Critically lauded as the most impressive addition in recent years - it’s an almost radical departure: stripped-back, gritty, edgy and visceral. The saga’s tone has never gone this dark and daring before. While most audiences probably find this sudden change refreshing, with the cast saying: ‘It hardly felt like an X-Men movie at all’ - for me, that’s precisely the problem.
The regular X-Men films, canonically, not only feature all the mutants collaborating together, but also have spectacle, humour, action set-pieces laden with CGI, and consequently were so much more fun. I prefer them lighter and brighter, with more zip, pace, and that vital fantastical element foregrounded throughout.
Instead here, much of that is jettisoned, in favour of being so serious, paired-down, and extremely violent. Maybe not gratuitously so, but certainly unnecessary. Wolverine’s trademark slicing-and-dicing is still intact - but didn’t need quite so much blood - and occasional decapitation. It didn’t bother me personally, but the much publicised 15-rating is fully justified. Director James Mangold’s conscious choice to include both only intermittent action, and the briefest glimpse of super-powers, will suit some, and there are a few surprise twists. Jackman and Patrick Stewart’s shockingly frail Professor Xavier, hiding out in a Mexican dust-bowl, (a landscape aptly evoking the narrative’s themes of isolation), both give strong performances, as does Boyd Holbrook especially,  as a slimy new bionic villain. ‘You’re not the only one that’s been enhanced’ he drawls. As good as it is, X2 or Apocalypse are so much more satisfying.

Rating: * * *

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Friday, 24 February 2017

John Wick: Chapter 2

John Wick: Chapter 2 - 15, 122 mins, Warner Bros Pictures.

When the original John Wick turned out to be a surprise hit in 2014, it was the left-field, indie-actioner, that brought Keanu Reeves back into prominence, after successes such as Speed and The Matrix Trilogy. Now, here’s the rather inevitable sequel - exactly the sort of undemanding, mindless fare that made similar projects such as the Transporter or Hitman series so popular, in a niche way, with their core audiences - namely teenage boys and video-gamers.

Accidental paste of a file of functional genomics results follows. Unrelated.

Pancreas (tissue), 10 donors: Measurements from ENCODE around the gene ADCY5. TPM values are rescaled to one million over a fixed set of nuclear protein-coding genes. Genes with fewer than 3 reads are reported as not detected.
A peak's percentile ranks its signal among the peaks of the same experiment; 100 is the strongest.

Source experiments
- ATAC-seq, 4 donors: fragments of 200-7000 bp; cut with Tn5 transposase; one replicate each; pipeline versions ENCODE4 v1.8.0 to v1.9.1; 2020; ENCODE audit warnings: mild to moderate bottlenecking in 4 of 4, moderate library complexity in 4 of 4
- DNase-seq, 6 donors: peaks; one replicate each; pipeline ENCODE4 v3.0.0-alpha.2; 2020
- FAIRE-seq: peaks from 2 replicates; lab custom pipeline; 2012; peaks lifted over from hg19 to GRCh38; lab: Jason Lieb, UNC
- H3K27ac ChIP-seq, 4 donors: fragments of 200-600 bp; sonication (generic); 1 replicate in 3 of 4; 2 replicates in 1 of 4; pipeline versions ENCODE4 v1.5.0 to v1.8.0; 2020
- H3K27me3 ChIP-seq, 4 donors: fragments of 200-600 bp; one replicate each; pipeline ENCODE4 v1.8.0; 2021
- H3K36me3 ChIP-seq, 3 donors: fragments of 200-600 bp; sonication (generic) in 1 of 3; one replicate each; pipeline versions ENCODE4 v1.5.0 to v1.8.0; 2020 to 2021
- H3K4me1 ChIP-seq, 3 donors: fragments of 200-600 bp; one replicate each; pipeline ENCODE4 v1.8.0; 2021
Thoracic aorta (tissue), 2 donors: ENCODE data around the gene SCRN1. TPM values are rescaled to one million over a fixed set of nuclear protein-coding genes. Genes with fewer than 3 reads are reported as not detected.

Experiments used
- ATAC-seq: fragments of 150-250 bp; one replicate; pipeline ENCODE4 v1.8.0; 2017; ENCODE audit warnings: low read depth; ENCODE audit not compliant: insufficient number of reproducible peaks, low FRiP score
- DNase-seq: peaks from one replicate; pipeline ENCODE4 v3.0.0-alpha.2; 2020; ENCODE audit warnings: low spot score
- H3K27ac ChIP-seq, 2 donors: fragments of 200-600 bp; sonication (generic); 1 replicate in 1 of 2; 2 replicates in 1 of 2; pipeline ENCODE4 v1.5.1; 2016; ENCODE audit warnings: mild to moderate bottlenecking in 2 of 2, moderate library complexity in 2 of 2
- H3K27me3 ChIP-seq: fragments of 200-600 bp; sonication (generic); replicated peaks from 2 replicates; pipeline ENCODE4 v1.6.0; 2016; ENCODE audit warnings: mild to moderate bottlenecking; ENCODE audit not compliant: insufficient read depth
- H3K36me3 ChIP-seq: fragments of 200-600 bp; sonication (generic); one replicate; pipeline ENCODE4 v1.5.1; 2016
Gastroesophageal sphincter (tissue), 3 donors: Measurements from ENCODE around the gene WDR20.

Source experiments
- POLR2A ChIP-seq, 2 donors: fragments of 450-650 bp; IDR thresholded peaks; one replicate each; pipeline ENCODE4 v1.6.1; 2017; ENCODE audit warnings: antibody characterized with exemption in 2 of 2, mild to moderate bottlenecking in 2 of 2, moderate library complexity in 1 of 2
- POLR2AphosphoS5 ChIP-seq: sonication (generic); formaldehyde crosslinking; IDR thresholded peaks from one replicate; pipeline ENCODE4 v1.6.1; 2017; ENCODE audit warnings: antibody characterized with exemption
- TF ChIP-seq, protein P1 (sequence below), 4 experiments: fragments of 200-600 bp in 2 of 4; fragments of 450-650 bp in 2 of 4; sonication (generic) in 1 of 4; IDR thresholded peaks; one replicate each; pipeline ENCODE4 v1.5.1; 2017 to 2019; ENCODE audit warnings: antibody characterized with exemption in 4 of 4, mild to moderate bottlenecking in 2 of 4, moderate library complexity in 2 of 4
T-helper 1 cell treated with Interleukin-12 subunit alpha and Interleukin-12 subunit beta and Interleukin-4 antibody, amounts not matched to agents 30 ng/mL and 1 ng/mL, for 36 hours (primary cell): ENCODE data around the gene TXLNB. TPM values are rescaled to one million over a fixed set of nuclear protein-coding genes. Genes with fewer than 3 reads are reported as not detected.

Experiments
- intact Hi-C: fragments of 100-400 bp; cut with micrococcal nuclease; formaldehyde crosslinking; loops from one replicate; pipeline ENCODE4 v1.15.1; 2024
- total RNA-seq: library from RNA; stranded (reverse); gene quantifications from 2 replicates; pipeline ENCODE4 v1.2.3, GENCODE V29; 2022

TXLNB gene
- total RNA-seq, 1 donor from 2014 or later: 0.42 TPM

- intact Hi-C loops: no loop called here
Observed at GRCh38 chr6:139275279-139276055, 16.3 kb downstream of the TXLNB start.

There are plenty of slick action set-pieces that have lots of kinetic energy - super-charged car chases on twilit New York streets, and probably more screen-time given to fighting than actual dialogue scenes. But these seemingly endless, prolonged sequences; a gruelingly violent mixture of hand-to-hand combat and gun-fu (kung-fu with guns, imaginatively), become a little relentless after a while, even though they’re quite viscerally immersive - you do feel every punch.
  Keanu Reeves’s performance as the titular assassin, also known as the elusive ‘bogeyman’, reminded me slightly of Daniel Craig’s Bond: very accomplished physically, but so monotone, flat and lifeless when needing to inject any emotional range into the role. His register never changes from being distractingly one-note throughout.
 However, there’s a strong, eclectic supporting cast. John Leguizamo’s brief cameo adds much-needed humour to proceedings which otherwise frequently feel either far too serious, or intentionally deadpan. There’s an appealingly stoic, grounded turn from Ian McShane as a subtly authoritarian boss, and even a well-judged surprise for Matrix fans - a welcome reunion for Reeves and Laurence Fishburne, playing a similar mentor figure.